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A State of Disobedience
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A State of Disobedience
by Tom Kratman
Publisher: Baen Books

It's Time to Remember the
Alamo All Over Again!

In the long war against terrorism, the US Government had taken on extraordinary powers. And now that the war was won, powerful forces in the government had no intention of relinquishing those powers. As in 1860, the country was on the verge of civil war. And as in 1860, a leader arose to save the country—but it was not the President this time. Instead, the Governor of Texas was the woman of destiny. And, though the Federal Government had more guns and troops, David was about to give Goliath a run for his money. . . .

 

"Probably the most realistic depiction of a second American Revolution ever written." —John Ringo

Published: 12/1/2003
SKU: 0743471709
Ebook Price: $0.00
Baen Free Library Book

Included In
W200508 August 2005 Monthly Baen Bundle
W200508 August 2005 Monthly Baen Bundle
$12.00
W200312 December 2003 Monthly Baen Bundle
W200312 December 2003 Monthly Baen Bundle
$12.00

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Showing comments 1-28 of 28 Click Here to see all comments
1. Twidget on 10/21/2017, said:

If you want to read a far-right fantasy about the next American revolution - this isn't it. In order to read this you have to be so far down the pizza-gate conspiracy path that you've turned off your brain and set aside any sense of reality.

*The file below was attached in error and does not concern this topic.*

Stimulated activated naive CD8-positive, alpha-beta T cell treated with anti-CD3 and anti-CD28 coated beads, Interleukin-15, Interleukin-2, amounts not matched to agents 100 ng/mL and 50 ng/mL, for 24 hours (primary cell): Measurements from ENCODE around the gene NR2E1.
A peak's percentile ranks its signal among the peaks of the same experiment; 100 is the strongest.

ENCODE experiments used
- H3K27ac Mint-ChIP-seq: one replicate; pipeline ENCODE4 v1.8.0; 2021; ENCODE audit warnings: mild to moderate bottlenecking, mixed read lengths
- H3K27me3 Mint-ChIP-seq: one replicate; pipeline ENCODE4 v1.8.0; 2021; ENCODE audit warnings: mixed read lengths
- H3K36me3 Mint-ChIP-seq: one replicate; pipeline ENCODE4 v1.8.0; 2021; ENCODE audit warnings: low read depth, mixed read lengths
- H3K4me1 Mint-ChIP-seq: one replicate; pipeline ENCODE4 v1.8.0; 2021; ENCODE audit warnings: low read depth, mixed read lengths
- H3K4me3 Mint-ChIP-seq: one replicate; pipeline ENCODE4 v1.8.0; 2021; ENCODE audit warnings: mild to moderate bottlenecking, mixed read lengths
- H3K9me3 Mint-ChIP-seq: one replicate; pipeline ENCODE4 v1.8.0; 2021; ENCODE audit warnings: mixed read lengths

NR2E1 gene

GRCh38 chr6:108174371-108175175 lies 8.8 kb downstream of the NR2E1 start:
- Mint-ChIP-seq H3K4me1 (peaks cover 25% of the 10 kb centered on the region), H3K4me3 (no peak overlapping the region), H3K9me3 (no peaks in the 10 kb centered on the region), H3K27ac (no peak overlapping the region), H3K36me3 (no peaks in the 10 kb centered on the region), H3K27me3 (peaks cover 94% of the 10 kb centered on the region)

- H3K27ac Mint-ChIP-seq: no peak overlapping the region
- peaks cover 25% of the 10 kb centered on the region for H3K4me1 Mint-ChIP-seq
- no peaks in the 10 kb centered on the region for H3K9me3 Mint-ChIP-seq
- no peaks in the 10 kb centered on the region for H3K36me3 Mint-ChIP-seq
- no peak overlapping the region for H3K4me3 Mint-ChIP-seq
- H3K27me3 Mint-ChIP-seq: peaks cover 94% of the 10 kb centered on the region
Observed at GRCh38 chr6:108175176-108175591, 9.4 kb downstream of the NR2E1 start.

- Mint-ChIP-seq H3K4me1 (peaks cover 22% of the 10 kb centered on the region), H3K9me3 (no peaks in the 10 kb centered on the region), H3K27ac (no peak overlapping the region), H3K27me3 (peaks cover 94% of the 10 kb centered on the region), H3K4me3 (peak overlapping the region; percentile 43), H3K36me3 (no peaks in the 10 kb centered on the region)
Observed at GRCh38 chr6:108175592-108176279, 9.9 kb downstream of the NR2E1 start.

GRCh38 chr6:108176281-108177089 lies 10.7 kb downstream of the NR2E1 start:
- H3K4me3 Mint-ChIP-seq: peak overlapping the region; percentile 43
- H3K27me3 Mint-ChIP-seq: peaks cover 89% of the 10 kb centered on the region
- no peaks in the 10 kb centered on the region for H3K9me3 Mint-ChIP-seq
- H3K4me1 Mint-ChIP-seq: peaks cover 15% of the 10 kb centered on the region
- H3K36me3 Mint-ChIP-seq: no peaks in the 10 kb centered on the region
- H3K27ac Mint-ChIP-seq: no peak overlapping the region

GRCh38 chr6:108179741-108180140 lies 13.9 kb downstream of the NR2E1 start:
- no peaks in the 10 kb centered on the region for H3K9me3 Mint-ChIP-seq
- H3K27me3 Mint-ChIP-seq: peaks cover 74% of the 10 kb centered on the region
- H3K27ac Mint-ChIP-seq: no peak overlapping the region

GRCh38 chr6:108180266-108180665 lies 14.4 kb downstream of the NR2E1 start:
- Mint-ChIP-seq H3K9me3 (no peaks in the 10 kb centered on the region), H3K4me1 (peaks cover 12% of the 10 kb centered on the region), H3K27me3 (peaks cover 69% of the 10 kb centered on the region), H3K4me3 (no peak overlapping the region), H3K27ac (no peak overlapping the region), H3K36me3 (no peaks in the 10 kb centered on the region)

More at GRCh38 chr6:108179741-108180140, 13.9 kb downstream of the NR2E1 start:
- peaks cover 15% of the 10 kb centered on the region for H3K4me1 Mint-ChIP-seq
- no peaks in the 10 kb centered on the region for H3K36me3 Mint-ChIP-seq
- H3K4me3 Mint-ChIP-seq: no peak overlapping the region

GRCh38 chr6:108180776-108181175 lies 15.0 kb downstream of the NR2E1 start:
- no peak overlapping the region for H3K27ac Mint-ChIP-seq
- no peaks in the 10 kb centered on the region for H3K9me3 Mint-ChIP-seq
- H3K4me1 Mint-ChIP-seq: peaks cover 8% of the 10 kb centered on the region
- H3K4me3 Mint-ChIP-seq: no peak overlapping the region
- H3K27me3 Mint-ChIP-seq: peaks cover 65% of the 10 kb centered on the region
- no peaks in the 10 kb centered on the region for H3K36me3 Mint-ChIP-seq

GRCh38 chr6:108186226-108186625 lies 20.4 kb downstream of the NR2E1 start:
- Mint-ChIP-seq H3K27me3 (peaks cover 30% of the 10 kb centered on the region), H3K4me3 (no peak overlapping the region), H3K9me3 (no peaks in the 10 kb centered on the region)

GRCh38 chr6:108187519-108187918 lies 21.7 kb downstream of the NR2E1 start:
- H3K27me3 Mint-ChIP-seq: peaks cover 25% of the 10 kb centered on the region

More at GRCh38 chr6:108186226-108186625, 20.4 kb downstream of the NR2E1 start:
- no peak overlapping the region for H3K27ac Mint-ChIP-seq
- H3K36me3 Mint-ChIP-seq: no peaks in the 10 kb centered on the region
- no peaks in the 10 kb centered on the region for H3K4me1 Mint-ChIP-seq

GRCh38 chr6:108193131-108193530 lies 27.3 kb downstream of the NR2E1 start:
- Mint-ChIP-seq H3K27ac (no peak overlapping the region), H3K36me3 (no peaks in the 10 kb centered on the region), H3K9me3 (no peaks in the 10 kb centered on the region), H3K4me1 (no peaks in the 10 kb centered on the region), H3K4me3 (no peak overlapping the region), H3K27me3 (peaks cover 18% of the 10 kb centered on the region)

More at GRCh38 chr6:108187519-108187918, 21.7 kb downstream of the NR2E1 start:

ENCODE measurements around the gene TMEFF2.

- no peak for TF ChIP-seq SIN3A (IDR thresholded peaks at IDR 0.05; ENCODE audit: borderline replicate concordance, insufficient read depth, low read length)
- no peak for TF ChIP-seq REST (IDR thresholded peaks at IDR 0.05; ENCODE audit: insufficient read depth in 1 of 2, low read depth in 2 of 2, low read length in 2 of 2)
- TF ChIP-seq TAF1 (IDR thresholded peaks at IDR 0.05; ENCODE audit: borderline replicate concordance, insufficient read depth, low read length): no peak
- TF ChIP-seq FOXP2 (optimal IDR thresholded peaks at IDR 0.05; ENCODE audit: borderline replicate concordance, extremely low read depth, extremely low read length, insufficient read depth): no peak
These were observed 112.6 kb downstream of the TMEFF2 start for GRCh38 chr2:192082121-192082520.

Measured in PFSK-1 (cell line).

This book is so far right, and portrays progressives and liberals in such a sweeping way as to make it impossible to suspend disbelief and enjoy this. Likewise, it portrays conservatives as paragons of American virtue and, spoiler alert, manages to enshrine the anti-choice position that life begins at conception into the Constitution. That is how far right this "book" is. How Baen ever accepted it for publication is beyond me.

Skip this drivel and go read some Posleen fanfic.
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2. luna on 3/24/2017, said:

This book is based on the most insane stereotype of the progressive views for the country. the author has liberals using extreme right wing tactics to enforce what the right likes to think the left stands for. this book is certainly fiction as it is far removed from reality. reads more like a Hannity fever dream then anything believable or even remotely plausible!